Bloggers are not traditional stakeholders or lobbyists. They generally only represent their own views and are rarely backed by powerful commercial or religious organisations. However they directly interact with, reflect and influence the views of their audiences. They have reach, and they have a platform.

Agencies need to consider inviting them to their conferences, bringing them in as part of their stakeholder groups. involving them in their research and providing them with stories (not media releases) and content they can share.

In other words, agencies need to recognise the influence of bloggers, just as they do traditional media commentators.

And, most importantly, agencies need to read what influential bloggers write.

Here's a list of some of the coverage of #PMTea by blogs, forums and news outlets.
News outlets


  1. Excellent post Craig. Some terrific observations and thoughts. Some innovative strategy coming out of the PMs office in recent times. Interesting times.

    Perhaps next on the agenda for the PM would be a similar event for male bloggers. Could I be so bold as suggest #PMlongblack as a moniker?

  2. I wonder why she only met with female bloggers?

    Very cool move though.


  3. It's been more on the local Canberra stage, but you'll be pleased to hear that the Canberra Theatre Centre has been fostering and calling about relationships with influential bloggers for a few years now.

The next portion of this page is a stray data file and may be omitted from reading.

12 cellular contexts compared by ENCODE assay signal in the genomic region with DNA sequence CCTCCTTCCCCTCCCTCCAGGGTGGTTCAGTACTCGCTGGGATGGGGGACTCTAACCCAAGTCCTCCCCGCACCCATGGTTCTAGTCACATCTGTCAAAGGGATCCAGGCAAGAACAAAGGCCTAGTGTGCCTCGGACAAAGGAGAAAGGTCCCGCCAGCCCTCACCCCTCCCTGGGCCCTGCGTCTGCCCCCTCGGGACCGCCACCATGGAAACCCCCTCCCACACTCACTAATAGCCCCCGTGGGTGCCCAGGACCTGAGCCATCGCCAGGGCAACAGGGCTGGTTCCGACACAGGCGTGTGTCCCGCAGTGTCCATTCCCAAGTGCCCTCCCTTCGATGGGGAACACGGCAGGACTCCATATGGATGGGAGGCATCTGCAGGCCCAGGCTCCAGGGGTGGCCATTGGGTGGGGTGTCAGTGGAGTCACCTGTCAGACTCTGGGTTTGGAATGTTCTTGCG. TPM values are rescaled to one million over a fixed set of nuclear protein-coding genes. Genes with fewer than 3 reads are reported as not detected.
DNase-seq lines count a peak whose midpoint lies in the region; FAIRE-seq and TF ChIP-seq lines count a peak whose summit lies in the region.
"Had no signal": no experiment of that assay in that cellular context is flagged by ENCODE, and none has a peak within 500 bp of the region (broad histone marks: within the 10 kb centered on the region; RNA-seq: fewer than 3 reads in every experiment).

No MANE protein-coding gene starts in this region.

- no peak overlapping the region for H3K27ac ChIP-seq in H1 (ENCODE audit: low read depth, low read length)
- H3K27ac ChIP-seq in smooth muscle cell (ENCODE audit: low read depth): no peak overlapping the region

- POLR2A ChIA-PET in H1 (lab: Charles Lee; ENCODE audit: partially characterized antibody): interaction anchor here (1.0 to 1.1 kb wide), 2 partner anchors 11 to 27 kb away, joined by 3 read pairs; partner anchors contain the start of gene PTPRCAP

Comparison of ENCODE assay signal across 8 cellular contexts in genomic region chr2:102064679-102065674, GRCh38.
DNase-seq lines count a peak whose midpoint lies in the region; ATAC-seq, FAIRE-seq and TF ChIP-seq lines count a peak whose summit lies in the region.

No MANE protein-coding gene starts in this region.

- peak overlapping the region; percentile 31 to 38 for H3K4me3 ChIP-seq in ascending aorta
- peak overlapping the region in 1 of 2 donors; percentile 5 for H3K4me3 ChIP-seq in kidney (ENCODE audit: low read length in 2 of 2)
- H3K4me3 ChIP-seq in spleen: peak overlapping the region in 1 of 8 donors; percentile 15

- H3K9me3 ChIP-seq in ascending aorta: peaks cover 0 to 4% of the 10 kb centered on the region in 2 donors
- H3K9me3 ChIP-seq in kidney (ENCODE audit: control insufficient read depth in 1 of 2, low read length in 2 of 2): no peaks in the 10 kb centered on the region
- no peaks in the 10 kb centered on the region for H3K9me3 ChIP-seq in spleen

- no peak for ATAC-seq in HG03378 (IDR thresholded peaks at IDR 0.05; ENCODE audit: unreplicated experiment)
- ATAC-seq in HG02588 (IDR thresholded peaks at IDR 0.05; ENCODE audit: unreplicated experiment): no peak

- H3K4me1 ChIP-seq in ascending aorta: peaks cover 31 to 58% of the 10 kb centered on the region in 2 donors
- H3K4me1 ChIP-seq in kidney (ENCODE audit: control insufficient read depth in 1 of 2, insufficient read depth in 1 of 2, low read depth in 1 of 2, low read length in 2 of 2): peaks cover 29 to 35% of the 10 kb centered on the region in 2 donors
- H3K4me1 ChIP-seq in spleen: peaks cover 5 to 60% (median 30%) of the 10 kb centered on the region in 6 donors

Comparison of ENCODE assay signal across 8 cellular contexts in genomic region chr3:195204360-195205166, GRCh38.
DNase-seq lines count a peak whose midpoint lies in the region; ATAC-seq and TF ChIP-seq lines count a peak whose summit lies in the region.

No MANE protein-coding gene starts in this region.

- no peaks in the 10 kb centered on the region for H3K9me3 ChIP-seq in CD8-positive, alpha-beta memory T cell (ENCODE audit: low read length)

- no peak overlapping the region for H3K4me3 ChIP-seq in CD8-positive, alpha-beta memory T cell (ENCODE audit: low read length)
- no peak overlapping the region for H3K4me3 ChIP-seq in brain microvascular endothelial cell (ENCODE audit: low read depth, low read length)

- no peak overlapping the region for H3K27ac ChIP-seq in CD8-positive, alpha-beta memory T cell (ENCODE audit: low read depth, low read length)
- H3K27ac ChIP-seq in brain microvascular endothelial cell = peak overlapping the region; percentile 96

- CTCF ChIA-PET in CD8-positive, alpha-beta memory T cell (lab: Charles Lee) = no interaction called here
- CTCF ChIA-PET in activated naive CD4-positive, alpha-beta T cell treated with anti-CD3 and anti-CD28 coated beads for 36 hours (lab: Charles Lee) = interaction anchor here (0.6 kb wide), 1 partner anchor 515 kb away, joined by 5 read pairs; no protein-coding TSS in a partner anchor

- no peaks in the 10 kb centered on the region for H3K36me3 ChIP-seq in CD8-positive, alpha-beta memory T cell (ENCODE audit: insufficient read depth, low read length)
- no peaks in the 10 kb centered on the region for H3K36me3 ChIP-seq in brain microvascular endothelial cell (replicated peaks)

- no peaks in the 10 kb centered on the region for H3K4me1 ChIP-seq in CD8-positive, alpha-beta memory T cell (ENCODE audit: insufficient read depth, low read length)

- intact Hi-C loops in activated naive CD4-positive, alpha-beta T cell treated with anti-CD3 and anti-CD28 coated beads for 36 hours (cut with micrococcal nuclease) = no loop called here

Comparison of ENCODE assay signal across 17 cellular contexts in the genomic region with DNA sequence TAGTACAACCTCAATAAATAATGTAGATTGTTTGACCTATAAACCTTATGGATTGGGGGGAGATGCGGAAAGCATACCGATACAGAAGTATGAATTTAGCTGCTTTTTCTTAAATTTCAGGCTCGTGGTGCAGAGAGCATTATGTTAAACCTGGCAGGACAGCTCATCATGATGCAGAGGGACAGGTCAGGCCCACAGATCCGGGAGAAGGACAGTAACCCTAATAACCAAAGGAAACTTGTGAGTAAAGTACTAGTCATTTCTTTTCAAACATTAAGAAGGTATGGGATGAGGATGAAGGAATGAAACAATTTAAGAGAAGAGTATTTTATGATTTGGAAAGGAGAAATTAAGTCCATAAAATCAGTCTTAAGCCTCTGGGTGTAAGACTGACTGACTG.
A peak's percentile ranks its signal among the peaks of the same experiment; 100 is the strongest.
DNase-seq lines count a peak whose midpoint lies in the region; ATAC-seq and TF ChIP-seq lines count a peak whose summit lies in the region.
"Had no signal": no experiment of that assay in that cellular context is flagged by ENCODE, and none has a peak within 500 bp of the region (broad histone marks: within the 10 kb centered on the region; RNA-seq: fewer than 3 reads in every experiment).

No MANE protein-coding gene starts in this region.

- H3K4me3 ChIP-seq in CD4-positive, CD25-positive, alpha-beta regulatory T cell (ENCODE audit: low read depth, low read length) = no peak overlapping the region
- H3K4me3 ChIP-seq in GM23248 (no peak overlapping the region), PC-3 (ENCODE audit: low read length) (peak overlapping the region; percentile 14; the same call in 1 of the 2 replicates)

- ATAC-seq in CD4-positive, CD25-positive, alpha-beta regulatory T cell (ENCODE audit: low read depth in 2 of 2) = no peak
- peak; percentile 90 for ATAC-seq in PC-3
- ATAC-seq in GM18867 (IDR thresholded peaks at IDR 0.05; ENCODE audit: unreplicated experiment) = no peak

4. Hey Craig, I think you are bang on the money. For me it totally changed the pace and tone of the political discussion. For what it's worth, someone asked her right near the end of the gathering why she had done it. Her reply was along the lines of it offering an environment to talk about things and hear from people in a much less formal setting. The challenge with that is, as Clementine Ford describes it, a formal informality - how much do you discuss, how far do you go in what you ask? Someone did ask some more pointed questions and several of us were instantly of the 'whoah, not cool' reaction. The PM I might add, responded with a very non-spin pragmatic open answer. She did the same when talking to Eden (Edenland) about foreign aid. I think it was a very successful event for the PM.

  5. Hi Craig,

    I love your take on the event. Especially that bit about integrating co-ordinated and long-tem blogger engagement strategies. It's about bloody time.=)


  6. Thanks Craig. Great to see online and offline worlds meeting. I hope this comment isn't seen as off track, but for the life of me I just cant imagine the Leader of the Opposition in that photo.

  7. Catherine ArcherJune 20, 2012 at 1:30 PM

    Hi Craig. Interesting post and right on the money. I am doing my PhD on blogging parents (ie mostly mothers) in Australia. The morning tea with the PM (#PMTea) came at just the right time for me - right before my candidacy presentation which is this Friday! Coincidence? I may just use your post as a screen grab in my slides! This whole bloggin' thing is certainly getting more attention - I'd better hurry up with my research. Catherine

    1. No worries Catherine - and I've seen you on Twitter. If I can help any further, let me know :) You might be interested in some of Axel Brun's work as well (